Broccoli Surprise…

broccolirow1.jpg

(Ok, there’s parsley in the very front, but everything else is pretty much broccoli…)

The problem with buying transplants at a nursery is that they’re all the same age, and the same size. So, if you buy a six-pack, unlike a six-pack of beer, you can’t just drink a few of them, and save the rest. Instead, you have six of whatever you planted ripening at the same moment. If you go under the premise that not all of the plants might make it, buying 6 of one thing might work out. Or if you have a large family. Or if you’re diligent about picking it early, so that it looks pretty enough to give away (instead of leaving it out in the garden, hoping that it will stay in the just-perfect- ready-to-be-picked stage, instead of the still-very-tasty -not-to-mention-home- grown-and-organic-yet-starting-to-look-like-it-might-flower-at-any-moment stage). So, welcome to broccoli week.

We’ve now eaten, in the space of about a week, broccoli steamed, broccoli korean style ( steamed, then tossed with sesame seeds + oil, soy, brown sugar, pepper, vinegar; served cold), broccoli in-the-style-of-my-favorite-broccoli-raab recipe (another day, another post), garlicky sesame-cured broccoli salad, and (da-dah!) broccoli surprise.

Now, if this was B’s blog, and he could dictate what I wrote here, he’d have me telling you all about tonight’s “garlicky sesame-cured broccoli salad”– a lucky find in today’s New York Times food section. It is delicious, bathed in warmed garlic and cumin, spicy + just a little tart, and Melissa Clark’s accompanying article was also quite entertaining- talking about how the original name of the dish- “marinated raw broccoli” just didn’t quite cut it. More than anything, the article was relateable, because the recipe I’m going to tell you about was shunned the same way because of its name- “Broccoli Surprise”. Granted, the only one turning up his nose at the evening’s broccoli selection was B, and he’s also the only one it was ever presented to, but nevertheless, it still stings- because its a recipe that I made up, and more importantly, named! The name was supposed to be a tongue-in-cheek riff on every bad fifties-era dish you’ve ever had- bringing to mind casseroles with “secret ingredients” like mushroom soup, or, perhaps more appropriately, cream of broccoli… to belie the tasty treat it actually is. It’s actually more of a slaw than a salad- bright, crunchy, with a taste reminicent of cabbage (no far stretch, since they’re related), tangy and piquant with lime, and tartness softened by the sprinkling of cheese. The oregano is the best part- adding depth and a little complexity, and moving the flavor profile slighty over towards mexican food (but still neutral enough to eat with a variety of dishes). I served it with a big bowl of posole (mexican hominy soup), but it’d be equally as good with anything you serve a slaw with- sandwiches, barbecue, etc… And, like Melissa Clark, I couldn’t just name it exactly for what it was- “raw, broccoli stem salad” just doesn’t have the pleasant little lilt that saying “broccoli surprise” does! Call it something else if you have to, or just don’t call it by name when you’re serving it to someone who has painful memories of over-cooked broccoli, but do try it!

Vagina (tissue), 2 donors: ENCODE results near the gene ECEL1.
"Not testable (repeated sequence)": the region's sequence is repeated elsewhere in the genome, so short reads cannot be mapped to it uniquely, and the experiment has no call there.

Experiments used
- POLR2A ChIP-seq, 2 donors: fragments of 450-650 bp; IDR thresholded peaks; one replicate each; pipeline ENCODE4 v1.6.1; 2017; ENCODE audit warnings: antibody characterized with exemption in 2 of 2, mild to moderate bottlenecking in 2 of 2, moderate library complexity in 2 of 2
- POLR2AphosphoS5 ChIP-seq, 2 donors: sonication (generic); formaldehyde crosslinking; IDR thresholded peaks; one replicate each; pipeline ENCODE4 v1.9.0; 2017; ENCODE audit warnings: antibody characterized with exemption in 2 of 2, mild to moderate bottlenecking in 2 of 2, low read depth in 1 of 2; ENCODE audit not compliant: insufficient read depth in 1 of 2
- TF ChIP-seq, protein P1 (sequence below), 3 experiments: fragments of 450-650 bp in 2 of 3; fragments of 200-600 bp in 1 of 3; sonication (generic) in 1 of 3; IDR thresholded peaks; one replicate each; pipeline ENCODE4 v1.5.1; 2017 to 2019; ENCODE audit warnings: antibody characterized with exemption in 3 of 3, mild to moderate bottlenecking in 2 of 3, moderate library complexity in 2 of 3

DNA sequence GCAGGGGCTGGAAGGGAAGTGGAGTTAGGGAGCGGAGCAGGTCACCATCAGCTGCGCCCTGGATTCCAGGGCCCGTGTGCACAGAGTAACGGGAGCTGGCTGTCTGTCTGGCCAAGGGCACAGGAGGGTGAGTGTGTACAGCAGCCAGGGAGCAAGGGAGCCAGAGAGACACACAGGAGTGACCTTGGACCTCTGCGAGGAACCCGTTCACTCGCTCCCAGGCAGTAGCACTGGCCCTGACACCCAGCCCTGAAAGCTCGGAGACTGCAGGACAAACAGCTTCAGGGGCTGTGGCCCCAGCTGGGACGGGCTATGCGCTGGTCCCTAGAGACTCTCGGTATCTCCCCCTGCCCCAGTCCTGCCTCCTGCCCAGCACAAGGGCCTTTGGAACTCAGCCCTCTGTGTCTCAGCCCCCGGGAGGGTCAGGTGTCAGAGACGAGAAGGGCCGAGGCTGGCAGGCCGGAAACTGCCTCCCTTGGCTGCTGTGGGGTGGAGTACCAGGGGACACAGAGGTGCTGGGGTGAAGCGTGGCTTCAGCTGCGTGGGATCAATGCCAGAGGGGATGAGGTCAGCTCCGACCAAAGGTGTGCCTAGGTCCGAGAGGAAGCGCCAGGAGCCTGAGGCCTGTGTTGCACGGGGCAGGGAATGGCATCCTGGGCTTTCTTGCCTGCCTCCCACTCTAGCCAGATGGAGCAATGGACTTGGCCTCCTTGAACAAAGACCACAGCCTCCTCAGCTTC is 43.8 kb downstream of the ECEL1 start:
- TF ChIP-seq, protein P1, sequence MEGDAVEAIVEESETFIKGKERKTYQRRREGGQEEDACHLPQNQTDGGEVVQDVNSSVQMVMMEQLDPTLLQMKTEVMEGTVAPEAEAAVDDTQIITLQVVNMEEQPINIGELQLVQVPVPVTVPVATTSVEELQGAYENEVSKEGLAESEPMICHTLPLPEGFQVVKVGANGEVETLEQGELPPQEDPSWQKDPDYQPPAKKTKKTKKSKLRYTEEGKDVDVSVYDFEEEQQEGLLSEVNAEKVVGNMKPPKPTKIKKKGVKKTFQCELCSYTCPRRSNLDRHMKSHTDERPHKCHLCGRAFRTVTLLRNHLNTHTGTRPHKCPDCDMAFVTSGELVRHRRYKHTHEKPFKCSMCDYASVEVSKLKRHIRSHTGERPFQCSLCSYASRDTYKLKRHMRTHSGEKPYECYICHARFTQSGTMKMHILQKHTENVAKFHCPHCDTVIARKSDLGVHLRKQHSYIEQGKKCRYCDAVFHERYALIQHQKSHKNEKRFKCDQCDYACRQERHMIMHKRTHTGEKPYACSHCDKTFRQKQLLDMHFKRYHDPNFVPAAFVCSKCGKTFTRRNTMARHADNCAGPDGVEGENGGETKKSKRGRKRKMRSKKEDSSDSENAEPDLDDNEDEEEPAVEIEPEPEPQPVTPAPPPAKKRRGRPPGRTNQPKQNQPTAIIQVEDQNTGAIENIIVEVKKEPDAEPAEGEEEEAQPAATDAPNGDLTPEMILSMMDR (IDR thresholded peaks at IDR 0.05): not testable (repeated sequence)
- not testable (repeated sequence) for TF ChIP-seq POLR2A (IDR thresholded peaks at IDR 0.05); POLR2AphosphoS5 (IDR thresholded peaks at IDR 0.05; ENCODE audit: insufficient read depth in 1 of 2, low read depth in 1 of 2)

The quantites in the recipe are approximate- its more of a guideline to putting a few ingredients together, rather than an actual recipe. It was actually an attempt to use up the rest of the broccoli, when the florets were used for another recipe.

Broccoli Surprise


stems from two large heads of broccoli

juice of 1 lime

1 tablespoon extra-virgin olive oil (optional)

1 tablespoon fresh oregano, chopped, or 1 teaspoon dried

1/3 cup of cojita cheese (crumbled)

freshly ground black pepper

Julienne the broccoli into 2″ long pieces. Place in a medium bowl, squeeze lime juice over broccoli, toss to coat. Drizzle olive oil over mix. Sprinkle with oregano and cojita cheese, toss to combine. Add pepper to taste, and adjust seasonings. Serves 2 or 3 as a side dish.

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